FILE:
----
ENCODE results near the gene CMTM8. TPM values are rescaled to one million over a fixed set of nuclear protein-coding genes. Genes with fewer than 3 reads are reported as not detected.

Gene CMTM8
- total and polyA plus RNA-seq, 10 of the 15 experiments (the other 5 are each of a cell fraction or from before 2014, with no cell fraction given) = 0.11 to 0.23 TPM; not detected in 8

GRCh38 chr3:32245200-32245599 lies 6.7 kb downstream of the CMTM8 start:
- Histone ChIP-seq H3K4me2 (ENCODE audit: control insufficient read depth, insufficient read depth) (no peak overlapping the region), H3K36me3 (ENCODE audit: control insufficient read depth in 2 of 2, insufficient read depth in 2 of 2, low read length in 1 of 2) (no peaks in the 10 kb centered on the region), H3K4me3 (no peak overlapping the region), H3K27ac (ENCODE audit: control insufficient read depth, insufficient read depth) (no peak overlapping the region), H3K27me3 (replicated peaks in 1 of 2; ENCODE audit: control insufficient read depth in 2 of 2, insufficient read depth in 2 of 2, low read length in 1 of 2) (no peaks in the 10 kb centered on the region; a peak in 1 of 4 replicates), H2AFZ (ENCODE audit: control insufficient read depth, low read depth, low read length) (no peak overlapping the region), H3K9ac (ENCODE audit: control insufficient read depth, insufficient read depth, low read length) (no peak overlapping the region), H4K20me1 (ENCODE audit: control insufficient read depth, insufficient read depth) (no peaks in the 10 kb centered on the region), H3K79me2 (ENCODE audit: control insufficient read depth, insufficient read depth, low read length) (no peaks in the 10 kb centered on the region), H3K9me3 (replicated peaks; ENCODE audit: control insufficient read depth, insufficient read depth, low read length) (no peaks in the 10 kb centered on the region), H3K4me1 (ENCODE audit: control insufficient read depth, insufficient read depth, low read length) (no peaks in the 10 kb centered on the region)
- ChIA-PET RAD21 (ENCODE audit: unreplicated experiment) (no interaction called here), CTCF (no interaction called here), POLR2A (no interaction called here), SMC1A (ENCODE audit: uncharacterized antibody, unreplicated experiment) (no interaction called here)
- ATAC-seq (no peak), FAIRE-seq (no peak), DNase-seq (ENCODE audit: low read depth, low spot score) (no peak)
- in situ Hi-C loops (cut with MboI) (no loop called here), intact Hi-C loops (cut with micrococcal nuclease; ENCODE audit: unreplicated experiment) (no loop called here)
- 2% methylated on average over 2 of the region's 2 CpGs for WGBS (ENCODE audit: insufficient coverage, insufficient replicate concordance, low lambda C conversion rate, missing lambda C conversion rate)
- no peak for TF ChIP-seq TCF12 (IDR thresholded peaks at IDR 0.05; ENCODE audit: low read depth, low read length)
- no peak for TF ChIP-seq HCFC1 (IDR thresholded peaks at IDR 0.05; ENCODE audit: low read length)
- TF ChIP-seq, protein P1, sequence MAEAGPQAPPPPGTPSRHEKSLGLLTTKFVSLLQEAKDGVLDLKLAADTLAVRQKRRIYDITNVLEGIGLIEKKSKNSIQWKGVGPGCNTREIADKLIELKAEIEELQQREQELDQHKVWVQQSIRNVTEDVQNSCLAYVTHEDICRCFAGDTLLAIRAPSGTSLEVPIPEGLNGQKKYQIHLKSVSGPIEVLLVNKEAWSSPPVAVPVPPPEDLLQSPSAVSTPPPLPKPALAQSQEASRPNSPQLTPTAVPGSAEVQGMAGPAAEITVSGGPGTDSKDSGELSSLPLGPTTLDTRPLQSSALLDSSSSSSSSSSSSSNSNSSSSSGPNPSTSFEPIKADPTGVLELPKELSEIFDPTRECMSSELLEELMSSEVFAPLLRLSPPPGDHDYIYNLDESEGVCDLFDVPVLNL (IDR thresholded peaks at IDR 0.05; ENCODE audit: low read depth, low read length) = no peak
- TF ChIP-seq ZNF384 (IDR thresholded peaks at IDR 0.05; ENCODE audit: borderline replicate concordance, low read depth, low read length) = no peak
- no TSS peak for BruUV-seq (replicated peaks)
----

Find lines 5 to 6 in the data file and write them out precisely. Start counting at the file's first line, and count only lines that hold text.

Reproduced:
- Histone ChIP-seq H3K4me2 (ENCODE audit: control insufficient read depth, insufficient read depth) (no peak overlapping the region), H3K36me3 (ENCODE audit: control insufficient read depth in 2 of 2, insufficient read depth in 2 of 2, low read length in 1 of 2) (no peaks in the 10 kb centered on the region), H3K4me3 (no peak overlapping the region), H3K27ac (ENCODE audit: control insufficient read depth, insufficient read depth) (no peak overlapping the region), H3K27me3 (replicated peaks in 1 of 2; ENCODE audit: control insufficient read depth in 2 of 2, insufficient read depth in 2 of 2, low read length in 1 of 2) (no peaks in the 10 kb centered on the region; a peak in 1 of 4 replicates), H2AFZ (ENCODE audit: control insufficient read depth, low read depth, low read length) (no peak overlapping the region), H3K9ac (ENCODE audit: control insufficient read depth, insufficient read depth, low read length) (no peak overlapping the region), H4K20me1 (ENCODE audit: control insufficient read depth, insufficient read depth) (no peaks in the 10 kb centered on the region), H3K79me2 (ENCODE audit: control insufficient read depth, insufficient read depth, low read length) (no peaks in the 10 kb centered on the region), H3K9me3 (replicated peaks; ENCODE audit: control insufficient read depth, insufficient read depth, low read length) (no peaks in the 10 kb centered on the region), H3K4me1 (ENCODE audit: control insufficient read depth, insufficient read depth, low read length) (no peaks in the 10 kb centered on the region)
- ChIA-PET RAD21 (ENCODE audit: unreplicated experiment) (no interaction called here), CTCF (no interaction called here), POLR2A (no interaction called here), SMC1A (ENCODE audit: uncharacterized antibody, unreplicated experiment) (no interaction called here)